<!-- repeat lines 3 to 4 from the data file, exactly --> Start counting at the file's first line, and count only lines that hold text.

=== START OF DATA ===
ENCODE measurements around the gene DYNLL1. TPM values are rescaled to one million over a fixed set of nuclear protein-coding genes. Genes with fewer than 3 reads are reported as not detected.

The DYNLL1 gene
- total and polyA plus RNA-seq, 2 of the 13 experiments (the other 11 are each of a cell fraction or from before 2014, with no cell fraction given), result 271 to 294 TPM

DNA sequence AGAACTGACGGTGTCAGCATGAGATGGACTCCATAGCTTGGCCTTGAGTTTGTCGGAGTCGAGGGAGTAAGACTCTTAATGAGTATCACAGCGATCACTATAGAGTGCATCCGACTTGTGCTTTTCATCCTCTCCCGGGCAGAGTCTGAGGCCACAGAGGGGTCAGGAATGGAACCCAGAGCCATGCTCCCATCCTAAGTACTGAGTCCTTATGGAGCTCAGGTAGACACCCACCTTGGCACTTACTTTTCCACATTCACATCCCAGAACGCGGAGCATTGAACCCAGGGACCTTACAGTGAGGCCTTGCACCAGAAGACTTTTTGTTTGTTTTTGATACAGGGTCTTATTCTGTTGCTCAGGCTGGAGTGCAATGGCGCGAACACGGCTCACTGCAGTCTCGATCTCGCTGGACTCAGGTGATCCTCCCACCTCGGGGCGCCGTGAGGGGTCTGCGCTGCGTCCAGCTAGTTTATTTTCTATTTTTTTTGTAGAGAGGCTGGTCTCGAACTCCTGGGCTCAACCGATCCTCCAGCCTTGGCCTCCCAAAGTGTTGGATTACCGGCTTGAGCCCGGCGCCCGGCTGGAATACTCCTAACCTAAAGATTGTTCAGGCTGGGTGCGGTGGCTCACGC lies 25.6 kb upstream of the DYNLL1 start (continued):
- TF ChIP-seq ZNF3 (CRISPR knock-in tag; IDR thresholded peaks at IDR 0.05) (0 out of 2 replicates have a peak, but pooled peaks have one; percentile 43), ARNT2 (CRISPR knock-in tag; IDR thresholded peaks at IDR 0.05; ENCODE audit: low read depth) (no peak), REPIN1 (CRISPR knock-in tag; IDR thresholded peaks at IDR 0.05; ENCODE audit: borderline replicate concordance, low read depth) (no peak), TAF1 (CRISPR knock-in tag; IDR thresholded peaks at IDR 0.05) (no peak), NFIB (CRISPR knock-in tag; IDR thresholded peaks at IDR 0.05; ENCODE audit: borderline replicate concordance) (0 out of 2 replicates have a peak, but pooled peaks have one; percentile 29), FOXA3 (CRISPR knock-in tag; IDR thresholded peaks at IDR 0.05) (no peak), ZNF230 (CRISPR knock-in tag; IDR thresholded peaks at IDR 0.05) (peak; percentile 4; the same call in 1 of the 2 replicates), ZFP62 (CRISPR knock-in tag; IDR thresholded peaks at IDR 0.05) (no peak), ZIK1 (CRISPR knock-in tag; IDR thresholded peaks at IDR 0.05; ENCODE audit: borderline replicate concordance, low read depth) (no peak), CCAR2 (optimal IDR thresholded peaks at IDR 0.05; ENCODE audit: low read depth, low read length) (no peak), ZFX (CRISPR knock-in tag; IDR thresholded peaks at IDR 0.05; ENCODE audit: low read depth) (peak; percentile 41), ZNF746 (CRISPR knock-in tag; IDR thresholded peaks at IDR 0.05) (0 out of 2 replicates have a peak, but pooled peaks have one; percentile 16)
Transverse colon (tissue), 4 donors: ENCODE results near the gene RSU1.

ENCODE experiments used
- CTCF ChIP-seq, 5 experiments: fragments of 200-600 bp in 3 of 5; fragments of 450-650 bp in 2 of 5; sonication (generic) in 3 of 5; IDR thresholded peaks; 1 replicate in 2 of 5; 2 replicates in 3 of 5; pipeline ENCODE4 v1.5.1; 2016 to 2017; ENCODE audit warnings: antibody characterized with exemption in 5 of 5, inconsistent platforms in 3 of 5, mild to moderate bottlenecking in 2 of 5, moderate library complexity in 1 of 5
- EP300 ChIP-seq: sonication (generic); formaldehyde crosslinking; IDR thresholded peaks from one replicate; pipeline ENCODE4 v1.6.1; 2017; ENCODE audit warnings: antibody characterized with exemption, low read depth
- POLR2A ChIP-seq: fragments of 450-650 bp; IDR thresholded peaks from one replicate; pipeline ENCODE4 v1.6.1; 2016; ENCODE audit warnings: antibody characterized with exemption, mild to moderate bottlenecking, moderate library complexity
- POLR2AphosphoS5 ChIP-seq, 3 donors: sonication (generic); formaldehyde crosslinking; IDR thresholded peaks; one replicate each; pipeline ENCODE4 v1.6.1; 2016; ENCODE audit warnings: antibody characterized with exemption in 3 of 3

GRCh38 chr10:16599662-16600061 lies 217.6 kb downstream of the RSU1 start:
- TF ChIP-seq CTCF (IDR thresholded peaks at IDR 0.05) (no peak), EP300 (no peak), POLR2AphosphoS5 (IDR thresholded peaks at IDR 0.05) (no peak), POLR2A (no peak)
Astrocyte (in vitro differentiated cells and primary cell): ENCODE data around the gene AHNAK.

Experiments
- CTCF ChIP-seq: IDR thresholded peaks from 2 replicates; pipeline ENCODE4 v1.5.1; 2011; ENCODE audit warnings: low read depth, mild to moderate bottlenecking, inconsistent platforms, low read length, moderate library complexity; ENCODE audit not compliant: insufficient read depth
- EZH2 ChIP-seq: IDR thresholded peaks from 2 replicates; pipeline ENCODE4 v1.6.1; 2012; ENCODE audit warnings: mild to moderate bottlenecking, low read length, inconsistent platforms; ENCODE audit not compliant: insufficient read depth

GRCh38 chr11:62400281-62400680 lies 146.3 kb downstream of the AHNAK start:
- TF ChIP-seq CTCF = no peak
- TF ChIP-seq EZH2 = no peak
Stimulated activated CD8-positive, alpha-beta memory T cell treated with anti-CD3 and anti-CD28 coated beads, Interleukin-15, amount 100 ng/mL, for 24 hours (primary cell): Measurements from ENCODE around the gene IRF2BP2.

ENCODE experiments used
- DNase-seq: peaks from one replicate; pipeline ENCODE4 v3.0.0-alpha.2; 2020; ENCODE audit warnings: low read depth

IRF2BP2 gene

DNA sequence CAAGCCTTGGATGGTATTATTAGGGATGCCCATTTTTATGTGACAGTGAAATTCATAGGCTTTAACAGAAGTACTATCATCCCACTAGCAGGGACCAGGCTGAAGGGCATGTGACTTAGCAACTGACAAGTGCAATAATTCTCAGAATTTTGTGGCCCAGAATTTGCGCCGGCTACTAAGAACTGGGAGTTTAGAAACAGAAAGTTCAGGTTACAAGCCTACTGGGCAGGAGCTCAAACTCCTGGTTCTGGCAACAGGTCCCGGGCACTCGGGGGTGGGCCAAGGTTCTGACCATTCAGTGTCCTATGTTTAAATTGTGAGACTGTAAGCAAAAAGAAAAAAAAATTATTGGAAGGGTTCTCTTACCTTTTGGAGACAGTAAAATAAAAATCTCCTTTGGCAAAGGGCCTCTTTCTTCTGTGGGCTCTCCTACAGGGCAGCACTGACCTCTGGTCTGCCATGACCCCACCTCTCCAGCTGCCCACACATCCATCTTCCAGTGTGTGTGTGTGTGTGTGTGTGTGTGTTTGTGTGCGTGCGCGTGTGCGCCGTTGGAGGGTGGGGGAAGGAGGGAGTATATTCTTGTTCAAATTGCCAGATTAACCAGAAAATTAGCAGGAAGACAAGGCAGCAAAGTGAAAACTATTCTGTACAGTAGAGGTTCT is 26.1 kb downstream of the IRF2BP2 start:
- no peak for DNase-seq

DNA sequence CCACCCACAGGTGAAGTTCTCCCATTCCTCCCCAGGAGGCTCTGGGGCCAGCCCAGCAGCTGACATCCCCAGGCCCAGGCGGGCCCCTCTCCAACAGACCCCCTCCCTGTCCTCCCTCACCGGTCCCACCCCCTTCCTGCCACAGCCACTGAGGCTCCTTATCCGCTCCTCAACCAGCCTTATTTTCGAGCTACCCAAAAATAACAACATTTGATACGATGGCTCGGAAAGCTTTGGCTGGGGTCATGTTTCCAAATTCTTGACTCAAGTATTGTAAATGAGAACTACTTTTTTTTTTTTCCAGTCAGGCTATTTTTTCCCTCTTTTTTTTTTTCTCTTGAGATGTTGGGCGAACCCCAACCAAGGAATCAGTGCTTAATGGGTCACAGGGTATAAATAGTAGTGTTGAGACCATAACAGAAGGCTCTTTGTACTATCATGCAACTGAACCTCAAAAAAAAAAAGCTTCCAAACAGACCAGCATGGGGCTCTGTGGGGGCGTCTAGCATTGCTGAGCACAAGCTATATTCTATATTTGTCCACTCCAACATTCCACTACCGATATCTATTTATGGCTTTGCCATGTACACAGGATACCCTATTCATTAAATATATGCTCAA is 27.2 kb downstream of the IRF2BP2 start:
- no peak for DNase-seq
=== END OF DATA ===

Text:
- total and polyA plus RNA-seq, 2 of the 13 experiments (the other 11 are each of a cell fraction or from before 2014, with no cell fraction given), result 271 to 294 TPM

DNA sequence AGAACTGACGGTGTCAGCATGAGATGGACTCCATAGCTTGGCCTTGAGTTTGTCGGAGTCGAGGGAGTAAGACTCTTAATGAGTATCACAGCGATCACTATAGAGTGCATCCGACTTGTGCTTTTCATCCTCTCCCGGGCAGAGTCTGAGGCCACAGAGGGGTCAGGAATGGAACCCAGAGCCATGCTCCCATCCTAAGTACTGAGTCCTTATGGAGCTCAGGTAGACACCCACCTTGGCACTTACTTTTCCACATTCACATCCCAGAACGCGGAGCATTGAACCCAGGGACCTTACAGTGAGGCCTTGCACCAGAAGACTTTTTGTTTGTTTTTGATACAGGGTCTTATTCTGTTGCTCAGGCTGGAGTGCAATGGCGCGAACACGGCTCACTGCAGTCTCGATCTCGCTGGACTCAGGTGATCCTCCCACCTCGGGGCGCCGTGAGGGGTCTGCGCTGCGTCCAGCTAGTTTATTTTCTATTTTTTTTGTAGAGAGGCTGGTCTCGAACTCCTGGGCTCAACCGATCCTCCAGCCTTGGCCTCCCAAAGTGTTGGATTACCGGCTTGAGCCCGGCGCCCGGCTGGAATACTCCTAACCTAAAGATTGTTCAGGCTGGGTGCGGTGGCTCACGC lies 25.6 kb upstream of the DYNLL1 start (continued):